“Forms” of water mites (Acari: Hydrachnidia): intraspecific variation or valid species?
Article first published online: 28 AUG 2013
© 2013 The Authors. Ecology and Evolution published by John Wiley & Sons Ltd.
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Ecology and Evolution
Volume 3, Issue 10, pages 3415–3435, September 2013
How to Cite
Ecology and Evolution 2013; 3(10): 3415–3435
- Issue published online: 19 SEP 2013
- Article first published online: 28 AUG 2013
- Manuscript Accepted: 1 JUL 2013
- Manuscript Revised: 28 JUN 2013
- Manuscript Received: 1 MAR 2013
- Swedish Taxonomy Initiative
- Bayesian analysis;
- cryptic species;
- DNA barcoding;
- GMYC model;
- principal component analysis;
- species delimitation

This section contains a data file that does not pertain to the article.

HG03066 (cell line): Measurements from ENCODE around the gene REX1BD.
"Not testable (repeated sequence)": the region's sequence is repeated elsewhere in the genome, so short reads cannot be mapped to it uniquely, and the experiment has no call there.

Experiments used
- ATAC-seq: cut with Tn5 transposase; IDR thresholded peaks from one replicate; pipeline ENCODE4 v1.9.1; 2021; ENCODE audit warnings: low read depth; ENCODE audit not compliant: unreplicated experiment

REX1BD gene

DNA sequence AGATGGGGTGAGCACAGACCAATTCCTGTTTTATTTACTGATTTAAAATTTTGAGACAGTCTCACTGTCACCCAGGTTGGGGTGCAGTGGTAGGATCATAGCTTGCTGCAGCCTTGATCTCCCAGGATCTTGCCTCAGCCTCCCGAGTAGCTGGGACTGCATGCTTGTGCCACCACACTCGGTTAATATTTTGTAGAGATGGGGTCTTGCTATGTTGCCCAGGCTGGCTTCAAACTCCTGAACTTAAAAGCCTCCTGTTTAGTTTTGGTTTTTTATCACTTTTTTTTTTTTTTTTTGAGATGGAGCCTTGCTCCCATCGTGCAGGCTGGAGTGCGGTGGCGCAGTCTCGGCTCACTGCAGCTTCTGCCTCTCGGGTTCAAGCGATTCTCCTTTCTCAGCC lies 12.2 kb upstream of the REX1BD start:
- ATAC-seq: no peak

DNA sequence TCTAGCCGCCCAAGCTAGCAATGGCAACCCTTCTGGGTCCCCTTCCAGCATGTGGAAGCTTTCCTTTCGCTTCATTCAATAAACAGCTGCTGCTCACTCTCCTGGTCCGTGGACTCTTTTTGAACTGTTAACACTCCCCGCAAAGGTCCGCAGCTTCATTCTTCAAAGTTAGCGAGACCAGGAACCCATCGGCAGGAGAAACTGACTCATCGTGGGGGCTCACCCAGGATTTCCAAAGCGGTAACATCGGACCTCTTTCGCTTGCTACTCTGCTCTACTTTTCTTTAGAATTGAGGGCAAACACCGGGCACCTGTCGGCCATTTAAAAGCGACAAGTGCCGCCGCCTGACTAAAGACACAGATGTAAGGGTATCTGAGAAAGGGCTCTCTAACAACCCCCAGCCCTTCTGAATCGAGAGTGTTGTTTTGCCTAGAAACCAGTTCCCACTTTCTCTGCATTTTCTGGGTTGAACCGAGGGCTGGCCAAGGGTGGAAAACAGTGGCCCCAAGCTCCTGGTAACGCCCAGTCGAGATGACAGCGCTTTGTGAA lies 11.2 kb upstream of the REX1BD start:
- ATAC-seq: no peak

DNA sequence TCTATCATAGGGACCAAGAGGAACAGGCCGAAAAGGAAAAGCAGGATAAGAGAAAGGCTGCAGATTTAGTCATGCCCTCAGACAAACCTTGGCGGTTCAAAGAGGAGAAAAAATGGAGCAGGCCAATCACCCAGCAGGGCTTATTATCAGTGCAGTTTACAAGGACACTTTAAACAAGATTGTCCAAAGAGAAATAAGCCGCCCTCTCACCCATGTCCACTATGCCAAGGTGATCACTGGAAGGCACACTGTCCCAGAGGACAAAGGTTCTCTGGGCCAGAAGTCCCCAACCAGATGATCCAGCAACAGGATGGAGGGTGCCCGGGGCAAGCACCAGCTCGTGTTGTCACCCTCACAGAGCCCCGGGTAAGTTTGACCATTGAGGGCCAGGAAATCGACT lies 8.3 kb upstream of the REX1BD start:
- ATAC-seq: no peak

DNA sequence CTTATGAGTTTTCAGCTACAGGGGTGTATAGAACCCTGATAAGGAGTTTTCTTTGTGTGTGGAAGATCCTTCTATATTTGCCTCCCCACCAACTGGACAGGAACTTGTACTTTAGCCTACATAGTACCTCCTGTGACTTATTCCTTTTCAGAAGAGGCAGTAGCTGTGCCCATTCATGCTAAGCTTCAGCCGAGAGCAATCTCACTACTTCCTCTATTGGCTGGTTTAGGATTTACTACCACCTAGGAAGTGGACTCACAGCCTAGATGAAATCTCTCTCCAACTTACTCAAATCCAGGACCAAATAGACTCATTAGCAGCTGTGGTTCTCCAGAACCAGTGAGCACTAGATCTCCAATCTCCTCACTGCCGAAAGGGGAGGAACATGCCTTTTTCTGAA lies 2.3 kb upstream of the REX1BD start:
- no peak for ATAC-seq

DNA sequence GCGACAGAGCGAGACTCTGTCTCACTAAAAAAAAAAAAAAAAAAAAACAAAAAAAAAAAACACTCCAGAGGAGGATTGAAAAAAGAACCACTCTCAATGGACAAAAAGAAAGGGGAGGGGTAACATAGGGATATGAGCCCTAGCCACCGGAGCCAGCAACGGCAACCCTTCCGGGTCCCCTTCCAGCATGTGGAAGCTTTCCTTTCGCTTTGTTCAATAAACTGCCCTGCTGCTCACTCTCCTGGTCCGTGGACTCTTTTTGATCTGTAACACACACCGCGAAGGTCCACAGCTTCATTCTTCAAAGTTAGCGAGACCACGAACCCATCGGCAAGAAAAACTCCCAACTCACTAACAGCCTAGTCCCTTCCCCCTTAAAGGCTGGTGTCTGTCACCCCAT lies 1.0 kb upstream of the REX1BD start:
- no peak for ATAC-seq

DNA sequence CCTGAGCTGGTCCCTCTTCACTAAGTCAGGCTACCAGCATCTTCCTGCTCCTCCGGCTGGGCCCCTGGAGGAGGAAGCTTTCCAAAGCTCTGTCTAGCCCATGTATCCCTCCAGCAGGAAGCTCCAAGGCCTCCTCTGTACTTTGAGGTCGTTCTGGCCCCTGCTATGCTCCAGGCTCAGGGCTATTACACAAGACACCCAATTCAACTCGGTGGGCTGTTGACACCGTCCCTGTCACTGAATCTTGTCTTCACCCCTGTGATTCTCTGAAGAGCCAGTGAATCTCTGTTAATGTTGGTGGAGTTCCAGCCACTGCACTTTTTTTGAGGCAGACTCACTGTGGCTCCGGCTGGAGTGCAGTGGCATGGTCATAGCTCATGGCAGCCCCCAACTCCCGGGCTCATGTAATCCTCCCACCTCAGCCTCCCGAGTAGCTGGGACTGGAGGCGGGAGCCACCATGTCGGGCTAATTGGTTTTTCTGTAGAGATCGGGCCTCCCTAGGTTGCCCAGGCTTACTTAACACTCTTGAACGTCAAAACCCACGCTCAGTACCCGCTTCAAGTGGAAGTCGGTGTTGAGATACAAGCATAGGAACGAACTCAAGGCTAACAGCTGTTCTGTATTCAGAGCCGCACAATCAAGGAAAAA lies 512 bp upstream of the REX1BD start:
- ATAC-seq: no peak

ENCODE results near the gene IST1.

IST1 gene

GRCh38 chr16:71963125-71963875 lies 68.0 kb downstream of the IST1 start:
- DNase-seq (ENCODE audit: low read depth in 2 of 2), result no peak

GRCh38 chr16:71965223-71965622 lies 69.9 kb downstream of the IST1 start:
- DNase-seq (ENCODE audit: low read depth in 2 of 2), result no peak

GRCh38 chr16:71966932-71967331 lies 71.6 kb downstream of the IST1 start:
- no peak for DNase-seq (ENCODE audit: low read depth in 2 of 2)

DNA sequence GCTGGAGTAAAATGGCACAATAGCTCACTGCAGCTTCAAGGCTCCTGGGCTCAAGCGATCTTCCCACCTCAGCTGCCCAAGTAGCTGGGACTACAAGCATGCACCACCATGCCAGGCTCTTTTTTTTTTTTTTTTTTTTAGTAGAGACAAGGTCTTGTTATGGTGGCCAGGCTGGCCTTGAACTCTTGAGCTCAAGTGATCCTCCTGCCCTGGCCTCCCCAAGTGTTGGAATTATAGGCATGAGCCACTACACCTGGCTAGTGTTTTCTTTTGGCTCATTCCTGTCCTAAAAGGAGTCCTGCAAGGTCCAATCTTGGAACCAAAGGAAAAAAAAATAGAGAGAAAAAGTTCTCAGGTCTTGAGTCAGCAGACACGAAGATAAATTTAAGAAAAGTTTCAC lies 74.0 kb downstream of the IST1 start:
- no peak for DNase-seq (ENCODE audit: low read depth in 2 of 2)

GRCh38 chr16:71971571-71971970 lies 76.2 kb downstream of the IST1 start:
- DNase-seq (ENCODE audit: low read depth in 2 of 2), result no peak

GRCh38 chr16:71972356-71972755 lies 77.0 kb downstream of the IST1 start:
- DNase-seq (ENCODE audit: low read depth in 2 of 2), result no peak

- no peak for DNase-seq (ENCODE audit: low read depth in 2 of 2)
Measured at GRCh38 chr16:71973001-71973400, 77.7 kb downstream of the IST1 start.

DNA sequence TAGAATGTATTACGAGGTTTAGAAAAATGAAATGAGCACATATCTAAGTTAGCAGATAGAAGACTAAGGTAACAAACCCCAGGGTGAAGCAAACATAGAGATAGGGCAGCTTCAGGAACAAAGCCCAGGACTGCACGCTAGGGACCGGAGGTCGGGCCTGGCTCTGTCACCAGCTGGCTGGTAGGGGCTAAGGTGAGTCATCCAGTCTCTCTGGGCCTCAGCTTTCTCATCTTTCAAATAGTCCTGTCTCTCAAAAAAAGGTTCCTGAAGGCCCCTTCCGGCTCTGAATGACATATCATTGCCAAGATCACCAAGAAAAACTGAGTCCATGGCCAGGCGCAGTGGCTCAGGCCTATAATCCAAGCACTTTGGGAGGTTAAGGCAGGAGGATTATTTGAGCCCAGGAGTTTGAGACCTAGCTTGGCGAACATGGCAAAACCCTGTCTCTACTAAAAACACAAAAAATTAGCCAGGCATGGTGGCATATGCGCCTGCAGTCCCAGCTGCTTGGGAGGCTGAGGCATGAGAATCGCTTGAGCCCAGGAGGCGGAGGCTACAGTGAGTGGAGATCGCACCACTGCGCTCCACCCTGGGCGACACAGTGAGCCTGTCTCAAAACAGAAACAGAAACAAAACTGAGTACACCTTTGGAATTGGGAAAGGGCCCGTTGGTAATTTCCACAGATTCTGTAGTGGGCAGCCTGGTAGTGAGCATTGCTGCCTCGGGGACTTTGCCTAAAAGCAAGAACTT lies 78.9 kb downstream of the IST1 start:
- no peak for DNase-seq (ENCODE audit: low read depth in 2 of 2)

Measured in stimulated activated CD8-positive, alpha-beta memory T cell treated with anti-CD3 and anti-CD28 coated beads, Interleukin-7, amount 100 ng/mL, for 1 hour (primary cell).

In many groups of organisms, especially in the older literature, it has been common practice to recognize sympatrically occurring phenotypic variants of a species as “forms”. However, what these forms really represent often remains unclear, especially in poorly studied groups. With new algorithms for DNA-based species delimitation, the status of forms can be explicitly tested with molecular data. In this study, we test a number of what is now recognized as valid species of water mites (Hydrachnidia), but have in the past been treated as forms sympatrically occurring with their nominate species. We also test a form without prior taxonomical status, using DNA and morphometrics. The barcoding fragment of COI, nuclear 28S and quantitative analyses of morphological data were used to test whether these taxa merit species status, as suggested by several taxonomists. Our results confirm valid species. Genetic distances between the form and nominate species (Piona dispersa and Piona variabilis, COI 11%), as well as likelihood ratio tests under the general mixed-Yule coalescent model, supported that these are separately evolving lineages as defined by the unified species concept. In addition, they can be diagnosed with morphological characters. The study also reveals that some taxa genetically represent more than one species. We propose that P. dispersa are recognized as valid taxa at the species level. Unionicola minor (which may consist of several species), Piona stjordalensis, P. imminuta s. lat., and P. rotundoides are confirmed as species using this model. The results also imply that future studies of other water mite species complexes are likely to reveal many more genetically and morphologically distinct species.